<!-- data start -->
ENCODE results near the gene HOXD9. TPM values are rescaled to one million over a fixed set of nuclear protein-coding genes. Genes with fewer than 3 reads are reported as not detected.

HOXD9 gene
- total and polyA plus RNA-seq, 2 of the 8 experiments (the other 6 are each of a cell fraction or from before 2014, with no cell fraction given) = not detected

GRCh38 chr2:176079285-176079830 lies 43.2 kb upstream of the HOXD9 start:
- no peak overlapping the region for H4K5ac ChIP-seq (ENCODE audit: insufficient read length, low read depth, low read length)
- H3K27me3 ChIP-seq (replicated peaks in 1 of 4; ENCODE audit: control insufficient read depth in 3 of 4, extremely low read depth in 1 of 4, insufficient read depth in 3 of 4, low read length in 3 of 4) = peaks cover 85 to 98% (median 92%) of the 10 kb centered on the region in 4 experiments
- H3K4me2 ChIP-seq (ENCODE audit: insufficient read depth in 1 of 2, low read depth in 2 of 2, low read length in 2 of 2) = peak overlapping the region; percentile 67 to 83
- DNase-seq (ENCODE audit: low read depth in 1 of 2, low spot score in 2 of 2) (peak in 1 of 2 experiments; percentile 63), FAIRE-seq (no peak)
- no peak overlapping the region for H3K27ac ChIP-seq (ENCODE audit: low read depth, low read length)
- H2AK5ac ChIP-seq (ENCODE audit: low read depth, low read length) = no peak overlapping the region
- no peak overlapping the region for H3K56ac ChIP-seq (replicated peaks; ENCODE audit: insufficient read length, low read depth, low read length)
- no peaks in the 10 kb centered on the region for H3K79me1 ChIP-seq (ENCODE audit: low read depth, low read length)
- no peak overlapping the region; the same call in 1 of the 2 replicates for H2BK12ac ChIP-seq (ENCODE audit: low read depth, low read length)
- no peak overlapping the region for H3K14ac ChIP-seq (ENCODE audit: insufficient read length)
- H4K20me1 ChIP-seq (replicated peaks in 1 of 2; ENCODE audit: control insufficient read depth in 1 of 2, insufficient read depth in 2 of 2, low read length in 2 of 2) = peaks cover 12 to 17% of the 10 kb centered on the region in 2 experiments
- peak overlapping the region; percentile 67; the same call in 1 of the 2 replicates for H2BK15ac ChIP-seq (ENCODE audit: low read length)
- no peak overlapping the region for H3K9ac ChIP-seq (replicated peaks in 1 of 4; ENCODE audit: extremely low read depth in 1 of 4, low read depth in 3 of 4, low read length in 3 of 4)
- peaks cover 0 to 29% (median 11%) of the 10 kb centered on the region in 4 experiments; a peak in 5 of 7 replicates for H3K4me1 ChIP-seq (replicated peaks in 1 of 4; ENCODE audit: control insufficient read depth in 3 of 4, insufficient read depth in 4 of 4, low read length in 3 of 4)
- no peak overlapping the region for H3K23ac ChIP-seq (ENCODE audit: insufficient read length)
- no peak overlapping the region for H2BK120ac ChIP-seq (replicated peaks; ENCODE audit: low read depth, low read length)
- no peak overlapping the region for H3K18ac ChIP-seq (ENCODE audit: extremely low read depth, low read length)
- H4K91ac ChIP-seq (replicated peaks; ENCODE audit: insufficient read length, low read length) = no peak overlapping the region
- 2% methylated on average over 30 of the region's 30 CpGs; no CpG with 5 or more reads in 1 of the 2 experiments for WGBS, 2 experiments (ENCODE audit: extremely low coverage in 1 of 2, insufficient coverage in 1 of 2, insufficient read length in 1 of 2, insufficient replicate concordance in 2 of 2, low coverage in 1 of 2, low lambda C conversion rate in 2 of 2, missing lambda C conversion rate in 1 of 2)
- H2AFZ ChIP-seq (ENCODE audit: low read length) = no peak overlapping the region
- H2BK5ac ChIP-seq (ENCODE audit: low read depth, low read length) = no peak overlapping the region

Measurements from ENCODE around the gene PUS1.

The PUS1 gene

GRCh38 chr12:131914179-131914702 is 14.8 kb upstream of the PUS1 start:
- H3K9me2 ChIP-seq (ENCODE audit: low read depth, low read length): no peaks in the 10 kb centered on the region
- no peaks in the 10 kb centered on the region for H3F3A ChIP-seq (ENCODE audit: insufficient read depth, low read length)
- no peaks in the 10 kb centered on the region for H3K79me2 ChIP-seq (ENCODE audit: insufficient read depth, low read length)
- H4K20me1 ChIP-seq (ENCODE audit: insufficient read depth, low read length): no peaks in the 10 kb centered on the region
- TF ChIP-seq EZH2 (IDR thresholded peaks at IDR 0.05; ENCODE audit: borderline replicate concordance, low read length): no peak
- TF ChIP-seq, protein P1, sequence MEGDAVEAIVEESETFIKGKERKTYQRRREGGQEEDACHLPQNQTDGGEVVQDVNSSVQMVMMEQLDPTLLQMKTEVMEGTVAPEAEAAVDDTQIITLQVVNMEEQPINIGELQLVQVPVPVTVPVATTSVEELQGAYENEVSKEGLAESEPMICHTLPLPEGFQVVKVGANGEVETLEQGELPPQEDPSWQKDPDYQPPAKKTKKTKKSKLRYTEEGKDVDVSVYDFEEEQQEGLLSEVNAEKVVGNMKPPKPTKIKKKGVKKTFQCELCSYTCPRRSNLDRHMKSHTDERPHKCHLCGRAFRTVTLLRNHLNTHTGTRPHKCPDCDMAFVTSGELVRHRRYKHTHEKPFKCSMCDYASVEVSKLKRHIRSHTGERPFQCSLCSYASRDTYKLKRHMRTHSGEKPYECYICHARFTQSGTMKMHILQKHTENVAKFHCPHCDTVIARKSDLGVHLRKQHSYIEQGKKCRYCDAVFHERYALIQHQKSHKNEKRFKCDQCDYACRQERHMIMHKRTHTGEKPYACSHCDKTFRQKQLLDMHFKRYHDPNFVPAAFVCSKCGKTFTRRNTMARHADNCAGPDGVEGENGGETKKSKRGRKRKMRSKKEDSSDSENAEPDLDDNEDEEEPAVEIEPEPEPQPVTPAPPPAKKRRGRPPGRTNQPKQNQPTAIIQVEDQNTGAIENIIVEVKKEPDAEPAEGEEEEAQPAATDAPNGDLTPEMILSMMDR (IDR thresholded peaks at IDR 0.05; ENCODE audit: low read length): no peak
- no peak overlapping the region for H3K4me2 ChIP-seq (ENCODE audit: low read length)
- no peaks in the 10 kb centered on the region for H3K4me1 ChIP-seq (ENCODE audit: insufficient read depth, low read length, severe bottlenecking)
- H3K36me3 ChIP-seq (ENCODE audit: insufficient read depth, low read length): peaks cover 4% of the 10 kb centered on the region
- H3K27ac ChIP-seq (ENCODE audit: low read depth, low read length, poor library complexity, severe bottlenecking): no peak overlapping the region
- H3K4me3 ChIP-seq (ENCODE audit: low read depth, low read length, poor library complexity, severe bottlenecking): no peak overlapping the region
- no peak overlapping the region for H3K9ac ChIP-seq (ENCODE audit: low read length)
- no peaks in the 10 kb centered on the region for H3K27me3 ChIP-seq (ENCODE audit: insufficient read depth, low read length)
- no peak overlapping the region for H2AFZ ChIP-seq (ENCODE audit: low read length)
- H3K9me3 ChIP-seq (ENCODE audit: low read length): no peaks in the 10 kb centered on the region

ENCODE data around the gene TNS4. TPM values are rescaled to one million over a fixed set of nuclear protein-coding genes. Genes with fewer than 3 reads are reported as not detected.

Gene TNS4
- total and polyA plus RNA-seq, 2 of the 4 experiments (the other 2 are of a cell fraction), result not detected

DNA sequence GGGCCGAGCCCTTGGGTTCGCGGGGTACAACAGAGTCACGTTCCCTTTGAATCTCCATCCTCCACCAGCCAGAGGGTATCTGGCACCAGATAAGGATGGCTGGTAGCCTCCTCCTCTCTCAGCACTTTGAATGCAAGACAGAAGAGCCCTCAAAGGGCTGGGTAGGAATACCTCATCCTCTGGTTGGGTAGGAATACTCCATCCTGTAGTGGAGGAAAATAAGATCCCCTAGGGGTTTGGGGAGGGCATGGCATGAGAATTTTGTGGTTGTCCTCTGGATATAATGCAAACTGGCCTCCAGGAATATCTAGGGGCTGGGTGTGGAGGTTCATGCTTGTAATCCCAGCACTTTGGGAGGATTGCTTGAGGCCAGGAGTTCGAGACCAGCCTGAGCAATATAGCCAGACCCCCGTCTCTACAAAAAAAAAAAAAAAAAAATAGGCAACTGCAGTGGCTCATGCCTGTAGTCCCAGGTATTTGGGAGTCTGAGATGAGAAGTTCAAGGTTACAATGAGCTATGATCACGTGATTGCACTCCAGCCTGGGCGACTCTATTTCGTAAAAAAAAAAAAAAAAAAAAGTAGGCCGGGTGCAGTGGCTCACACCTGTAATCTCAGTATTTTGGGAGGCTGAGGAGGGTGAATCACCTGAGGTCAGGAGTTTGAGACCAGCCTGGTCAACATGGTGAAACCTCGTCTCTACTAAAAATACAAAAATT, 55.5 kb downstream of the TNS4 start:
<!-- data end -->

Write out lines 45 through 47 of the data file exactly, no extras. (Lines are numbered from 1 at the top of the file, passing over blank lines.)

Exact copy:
Gene TNS4
- total and polyA plus RNA-seq, 2 of the 4 experiments (the other 2 are of a cell fraction), result not detected

DNA sequence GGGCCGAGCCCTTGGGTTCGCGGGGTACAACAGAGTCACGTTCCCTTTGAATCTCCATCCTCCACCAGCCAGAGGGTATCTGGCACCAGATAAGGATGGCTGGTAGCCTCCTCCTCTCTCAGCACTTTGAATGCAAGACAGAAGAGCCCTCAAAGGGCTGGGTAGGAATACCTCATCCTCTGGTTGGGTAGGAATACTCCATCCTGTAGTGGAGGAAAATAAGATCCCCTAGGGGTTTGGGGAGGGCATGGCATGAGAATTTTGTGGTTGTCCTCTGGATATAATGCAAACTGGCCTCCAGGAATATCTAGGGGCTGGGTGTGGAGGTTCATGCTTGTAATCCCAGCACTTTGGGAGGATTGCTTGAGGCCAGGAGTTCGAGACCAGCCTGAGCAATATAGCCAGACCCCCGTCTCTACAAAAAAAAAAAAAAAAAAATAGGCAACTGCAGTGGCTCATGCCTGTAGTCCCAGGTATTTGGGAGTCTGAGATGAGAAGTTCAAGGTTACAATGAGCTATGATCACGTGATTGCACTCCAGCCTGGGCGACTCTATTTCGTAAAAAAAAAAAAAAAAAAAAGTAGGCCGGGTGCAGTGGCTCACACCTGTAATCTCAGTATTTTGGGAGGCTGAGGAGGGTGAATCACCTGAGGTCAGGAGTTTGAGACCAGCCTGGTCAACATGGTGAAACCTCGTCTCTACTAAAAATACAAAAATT, 55.5 kb downstream of the TNS4 start: